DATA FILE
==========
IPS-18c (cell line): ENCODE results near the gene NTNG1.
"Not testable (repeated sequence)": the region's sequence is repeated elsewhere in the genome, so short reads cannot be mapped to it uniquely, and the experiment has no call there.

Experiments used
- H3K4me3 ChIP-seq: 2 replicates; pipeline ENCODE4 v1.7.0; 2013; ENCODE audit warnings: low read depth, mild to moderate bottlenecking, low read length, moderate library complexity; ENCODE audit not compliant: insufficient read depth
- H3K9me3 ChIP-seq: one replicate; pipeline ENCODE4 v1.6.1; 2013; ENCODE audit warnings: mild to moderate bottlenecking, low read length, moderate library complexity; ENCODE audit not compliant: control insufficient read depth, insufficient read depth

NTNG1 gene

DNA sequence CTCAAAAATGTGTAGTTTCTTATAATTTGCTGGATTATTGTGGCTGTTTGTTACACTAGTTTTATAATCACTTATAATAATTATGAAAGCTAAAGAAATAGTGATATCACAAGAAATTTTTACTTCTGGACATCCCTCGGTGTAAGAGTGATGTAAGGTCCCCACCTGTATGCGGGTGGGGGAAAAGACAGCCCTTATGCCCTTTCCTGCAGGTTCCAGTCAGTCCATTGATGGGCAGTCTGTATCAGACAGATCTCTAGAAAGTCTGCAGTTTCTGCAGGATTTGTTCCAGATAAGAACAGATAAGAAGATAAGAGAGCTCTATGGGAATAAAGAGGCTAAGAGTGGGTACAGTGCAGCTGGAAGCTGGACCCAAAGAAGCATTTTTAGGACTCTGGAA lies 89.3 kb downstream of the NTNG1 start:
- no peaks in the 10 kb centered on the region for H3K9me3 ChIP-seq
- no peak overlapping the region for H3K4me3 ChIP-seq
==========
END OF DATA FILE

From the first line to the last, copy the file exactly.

IPS-18c (cell line): ENCODE results near the gene NTNG1.
"Not testable (repeated sequence)": the region's sequence is repeated elsewhere in the genome, so short reads cannot be mapped to it uniquely, and the experiment has no call there.

Experiments used
- H3K4me3 ChIP-seq: 2 replicates; pipeline ENCODE4 v1.7.0; 2013; ENCODE audit warnings: low read depth, mild to moderate bottlenecking, low read length, moderate library complexity; ENCODE audit not compliant: insufficient read depth
- H3K9me3 ChIP-seq: one replicate; pipeline ENCODE4 v1.6.1; 2013; ENCODE audit warnings: mild to moderate bottlenecking, low read length, moderate library complexity; ENCODE audit not compliant: control insufficient read depth, insufficient read depth

NTNG1 gene

DNA sequence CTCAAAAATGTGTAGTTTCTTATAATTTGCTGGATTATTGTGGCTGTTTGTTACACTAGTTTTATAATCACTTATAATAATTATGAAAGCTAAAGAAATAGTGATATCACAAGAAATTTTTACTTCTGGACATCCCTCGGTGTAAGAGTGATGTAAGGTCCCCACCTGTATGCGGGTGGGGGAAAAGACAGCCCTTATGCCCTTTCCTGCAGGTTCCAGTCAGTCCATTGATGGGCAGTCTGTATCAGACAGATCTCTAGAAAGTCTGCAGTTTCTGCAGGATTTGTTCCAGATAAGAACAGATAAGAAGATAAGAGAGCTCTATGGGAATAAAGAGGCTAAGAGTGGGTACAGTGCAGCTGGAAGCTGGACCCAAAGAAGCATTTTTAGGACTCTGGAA lies 89.3 kb downstream of the NTNG1 start:
- no peaks in the 10 kb centered on the region for H3K9me3 ChIP-seq
- no peak overlapping the region for H3K4me3 ChIP-seq